See Everything from Kyoto’s Traditional Umbrellas to Raingear Conveniences!
Japan is apparently number one in the world for most umbrellas per person. This is said to be not because of the heavy rainfall amount but as a result of our long tradition for umbrellas since the Edo period (1603-1868). Our important notes on traditional umbrellas will help you make your purchases.
1. Teruteru Bozu
Since ancient times, Japan has prayed for better weather tomorrow and hung dolls made from white cloths—called “teruteru bozu”—from the house eaves. They say it’ll rain if you draw a face but the implication of cuteness and art means nowadays there are many with faces.
2. Umbrella Conveniences
When you hang an umbrella by its handle, the balance is off and it’s likely to fall. But if you use this hanger, you’ll have excellent balance no matter where you are! This novelty item is flourishing for people who have a lot of luggage or are buying tickets from the station.
This umbrella closes on the outside. It might be unseemly but you won’t get you or the people around you wet. It’s a completely inverted idea. It’s extra convenient because it can even stand on its own without any support when it’s closed.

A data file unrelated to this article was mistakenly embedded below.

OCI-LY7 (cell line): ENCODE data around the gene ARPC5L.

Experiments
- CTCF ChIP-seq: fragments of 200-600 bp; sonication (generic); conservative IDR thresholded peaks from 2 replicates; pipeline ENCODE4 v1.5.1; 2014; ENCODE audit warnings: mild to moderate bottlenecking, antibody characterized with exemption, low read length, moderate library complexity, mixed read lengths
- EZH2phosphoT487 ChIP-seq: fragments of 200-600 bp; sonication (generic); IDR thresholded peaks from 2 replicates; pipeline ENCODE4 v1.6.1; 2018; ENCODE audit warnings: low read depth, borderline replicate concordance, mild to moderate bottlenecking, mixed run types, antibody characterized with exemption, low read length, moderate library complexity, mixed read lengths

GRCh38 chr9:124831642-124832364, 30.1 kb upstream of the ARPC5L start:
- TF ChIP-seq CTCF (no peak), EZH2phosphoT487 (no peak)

3. Japanese traditional umbrellas
There are many who feel Japanese traditional umbrellas are beautiful. Cheap traditional umbrellas won’t have oil added as a waterproof finish to use as actual raingear so you’ll get wet. Be sure to check thoroughly before you buy.
Also, the rule is you hold it by the uppermost tip when it’s closed (called the “ishizuki”). This is opposite to normal umbrellas. If you do it wrong, it’s bad form and the umbrella may open on its own.
Wearing a kimono when it’s hot is tough. Okibariyasu! (The Kyoto version of “ganbatte kudasai,” meaning “do your best!”)